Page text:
The evidence base for the use of lithium in schizophrenia is limited to 22 studies of overall low methodological quality. There is no randomised trial-based evidence that lithium on its own is an effective treatment for people with schizophrenia. There is some GRADE low quality evidence that augmentation of antipsychotics with lithium is effective, but the effects are not significant when more prone-to-bias open RCTs are excluded. Nevertheless, further large and well-designed trials are justified. These should concentrate on two target groups: (1) people with no affective symptoms, so that trialists can determine whether lithium has an effect on the core symptoms of schizophrenia, and (2) people with schizoaffective disorders for whom lithium is widely used in clinical practice, although there is no evidence to support this use.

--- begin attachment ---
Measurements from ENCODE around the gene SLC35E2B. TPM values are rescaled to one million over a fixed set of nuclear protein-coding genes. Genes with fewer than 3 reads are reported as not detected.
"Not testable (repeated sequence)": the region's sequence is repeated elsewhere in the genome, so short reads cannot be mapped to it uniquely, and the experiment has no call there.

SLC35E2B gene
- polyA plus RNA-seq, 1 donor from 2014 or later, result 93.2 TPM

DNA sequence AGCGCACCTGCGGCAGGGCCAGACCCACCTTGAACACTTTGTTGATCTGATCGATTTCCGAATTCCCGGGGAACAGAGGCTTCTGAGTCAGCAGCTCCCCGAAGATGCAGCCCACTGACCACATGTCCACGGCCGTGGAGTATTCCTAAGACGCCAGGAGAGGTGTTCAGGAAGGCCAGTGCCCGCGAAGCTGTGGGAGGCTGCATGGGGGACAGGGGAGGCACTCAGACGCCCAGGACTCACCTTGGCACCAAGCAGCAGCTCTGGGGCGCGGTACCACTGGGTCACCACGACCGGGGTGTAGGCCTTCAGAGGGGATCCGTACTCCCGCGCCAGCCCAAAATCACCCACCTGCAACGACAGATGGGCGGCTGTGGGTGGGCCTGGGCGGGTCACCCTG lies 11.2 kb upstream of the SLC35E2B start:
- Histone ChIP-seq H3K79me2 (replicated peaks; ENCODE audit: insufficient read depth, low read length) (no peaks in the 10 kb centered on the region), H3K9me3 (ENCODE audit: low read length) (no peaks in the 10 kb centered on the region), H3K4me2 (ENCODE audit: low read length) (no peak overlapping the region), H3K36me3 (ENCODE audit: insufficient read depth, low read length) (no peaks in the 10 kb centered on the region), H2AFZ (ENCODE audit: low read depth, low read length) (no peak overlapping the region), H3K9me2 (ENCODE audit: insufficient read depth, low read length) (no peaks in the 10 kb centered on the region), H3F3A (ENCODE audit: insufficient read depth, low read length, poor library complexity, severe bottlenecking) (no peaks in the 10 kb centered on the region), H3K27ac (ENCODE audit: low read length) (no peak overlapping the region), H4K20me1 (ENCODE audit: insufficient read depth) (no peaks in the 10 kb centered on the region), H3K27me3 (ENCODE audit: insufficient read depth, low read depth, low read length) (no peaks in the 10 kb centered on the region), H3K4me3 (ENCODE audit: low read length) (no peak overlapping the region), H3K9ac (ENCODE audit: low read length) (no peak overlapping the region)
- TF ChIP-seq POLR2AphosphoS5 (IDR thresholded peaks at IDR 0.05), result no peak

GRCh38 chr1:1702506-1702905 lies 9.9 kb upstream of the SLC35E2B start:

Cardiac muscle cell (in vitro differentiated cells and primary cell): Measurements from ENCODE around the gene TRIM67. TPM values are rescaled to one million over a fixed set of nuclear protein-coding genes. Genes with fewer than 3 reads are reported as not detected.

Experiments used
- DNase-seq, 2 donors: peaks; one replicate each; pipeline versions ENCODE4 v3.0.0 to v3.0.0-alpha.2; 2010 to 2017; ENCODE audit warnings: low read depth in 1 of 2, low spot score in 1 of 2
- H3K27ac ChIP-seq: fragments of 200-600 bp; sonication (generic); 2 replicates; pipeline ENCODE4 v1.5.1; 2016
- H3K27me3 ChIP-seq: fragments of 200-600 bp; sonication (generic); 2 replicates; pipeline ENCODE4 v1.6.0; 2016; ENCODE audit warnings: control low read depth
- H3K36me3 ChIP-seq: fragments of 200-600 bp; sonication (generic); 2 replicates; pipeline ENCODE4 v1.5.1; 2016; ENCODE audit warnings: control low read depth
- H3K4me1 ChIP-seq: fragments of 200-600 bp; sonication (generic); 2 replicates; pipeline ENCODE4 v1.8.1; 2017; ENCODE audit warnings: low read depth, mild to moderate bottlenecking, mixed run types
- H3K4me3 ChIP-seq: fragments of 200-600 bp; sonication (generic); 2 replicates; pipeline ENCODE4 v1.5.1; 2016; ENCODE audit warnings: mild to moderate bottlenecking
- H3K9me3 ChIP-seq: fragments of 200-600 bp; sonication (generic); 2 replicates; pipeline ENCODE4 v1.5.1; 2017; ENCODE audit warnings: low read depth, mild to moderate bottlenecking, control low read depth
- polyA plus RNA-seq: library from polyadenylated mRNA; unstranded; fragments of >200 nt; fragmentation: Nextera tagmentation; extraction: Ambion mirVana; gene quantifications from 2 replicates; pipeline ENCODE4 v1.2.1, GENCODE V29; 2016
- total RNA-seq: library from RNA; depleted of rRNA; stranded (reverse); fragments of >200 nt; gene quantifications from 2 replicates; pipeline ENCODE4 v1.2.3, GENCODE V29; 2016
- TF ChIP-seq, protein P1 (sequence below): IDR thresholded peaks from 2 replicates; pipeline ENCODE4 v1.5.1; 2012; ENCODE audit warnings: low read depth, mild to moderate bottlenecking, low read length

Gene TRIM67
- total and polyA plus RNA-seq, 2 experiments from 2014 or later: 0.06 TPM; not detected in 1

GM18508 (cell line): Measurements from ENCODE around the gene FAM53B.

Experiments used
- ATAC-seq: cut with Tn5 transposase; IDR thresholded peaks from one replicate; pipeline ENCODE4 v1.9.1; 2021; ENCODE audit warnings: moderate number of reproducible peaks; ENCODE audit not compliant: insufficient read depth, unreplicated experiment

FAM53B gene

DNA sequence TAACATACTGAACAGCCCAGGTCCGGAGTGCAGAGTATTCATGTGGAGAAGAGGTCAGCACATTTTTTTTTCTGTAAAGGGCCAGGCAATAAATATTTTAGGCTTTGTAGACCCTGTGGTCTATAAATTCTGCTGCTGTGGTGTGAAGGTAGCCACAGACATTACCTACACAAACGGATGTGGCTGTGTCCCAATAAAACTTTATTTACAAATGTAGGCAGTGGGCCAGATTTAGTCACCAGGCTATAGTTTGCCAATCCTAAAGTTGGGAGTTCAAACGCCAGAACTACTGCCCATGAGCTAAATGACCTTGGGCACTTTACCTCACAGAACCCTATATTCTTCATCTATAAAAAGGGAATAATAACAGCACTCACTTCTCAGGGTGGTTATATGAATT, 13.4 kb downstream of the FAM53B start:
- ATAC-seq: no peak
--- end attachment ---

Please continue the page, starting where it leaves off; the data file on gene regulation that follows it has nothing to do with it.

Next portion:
Read the full abstract...
Background: 

Many people with schizophrenia do not achieve a satisfactory treatment response with ordinary anti-psychotic drug treatment. In these cases, various add-on medications are used, among them lithium.

Objectives: 

To assess whether:
1. Lithium alone is an effective treatment for schizophrenia, schizophrenia-like psychoses and schizoaffective psychoses; and
2. Lithium augmentation of antipsychotic medication is an effective treatment for the same illnesses.

Search strategy: 

In July 2012, we searched the Cochrane Schizophrenia Group’s Study-Based Register of Trials which is based on regular searches of CINAHL, BIOSIS, AMED, EMBASE, PubMed, MEDLINE, PsycINFO, and registries of clinical trials. This search was updated on January 20, 2015. For the first version of the review, we also contacted pharmaceutical companies and authors of relevant studies to identify further trials and obtain original participant data.

Selection criteria: 

Randomised controlled trials (RCTs) of lithium compared with antipsychotics or placebo (or no intervention), whether as sole treatment or as an adjunct to antipsychotic medication, in the treatment of schizophrenia or schizophrenia-like psychoses or both.

Data collection and analysis: